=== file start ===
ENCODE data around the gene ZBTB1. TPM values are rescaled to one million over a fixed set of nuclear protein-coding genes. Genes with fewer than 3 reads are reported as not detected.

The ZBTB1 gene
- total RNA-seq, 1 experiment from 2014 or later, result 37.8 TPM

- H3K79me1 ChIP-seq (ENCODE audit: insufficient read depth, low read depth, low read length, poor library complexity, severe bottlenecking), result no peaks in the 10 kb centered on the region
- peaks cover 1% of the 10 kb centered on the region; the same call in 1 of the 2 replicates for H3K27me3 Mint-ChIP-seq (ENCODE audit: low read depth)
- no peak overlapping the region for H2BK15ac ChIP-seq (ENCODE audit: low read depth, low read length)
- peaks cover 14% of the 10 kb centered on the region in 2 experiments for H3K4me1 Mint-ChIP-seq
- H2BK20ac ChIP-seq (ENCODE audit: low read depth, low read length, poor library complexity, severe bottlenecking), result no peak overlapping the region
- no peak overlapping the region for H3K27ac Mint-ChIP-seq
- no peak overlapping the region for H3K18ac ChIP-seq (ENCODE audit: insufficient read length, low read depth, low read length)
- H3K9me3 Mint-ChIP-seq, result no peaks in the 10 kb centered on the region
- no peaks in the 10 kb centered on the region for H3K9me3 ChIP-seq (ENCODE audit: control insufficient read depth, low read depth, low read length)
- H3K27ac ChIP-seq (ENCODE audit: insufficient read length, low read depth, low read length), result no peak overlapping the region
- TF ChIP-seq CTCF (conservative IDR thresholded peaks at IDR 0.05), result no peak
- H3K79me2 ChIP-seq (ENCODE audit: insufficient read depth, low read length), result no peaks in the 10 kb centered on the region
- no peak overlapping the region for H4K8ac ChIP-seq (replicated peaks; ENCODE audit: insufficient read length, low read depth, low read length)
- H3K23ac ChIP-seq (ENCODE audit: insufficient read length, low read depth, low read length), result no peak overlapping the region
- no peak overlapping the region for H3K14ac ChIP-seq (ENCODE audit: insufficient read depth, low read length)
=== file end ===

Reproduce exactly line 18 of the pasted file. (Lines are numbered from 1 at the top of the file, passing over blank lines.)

- no peak overlapping the region for H3K14ac ChIP-seq (ENCODE audit: insufficient read depth, low read length)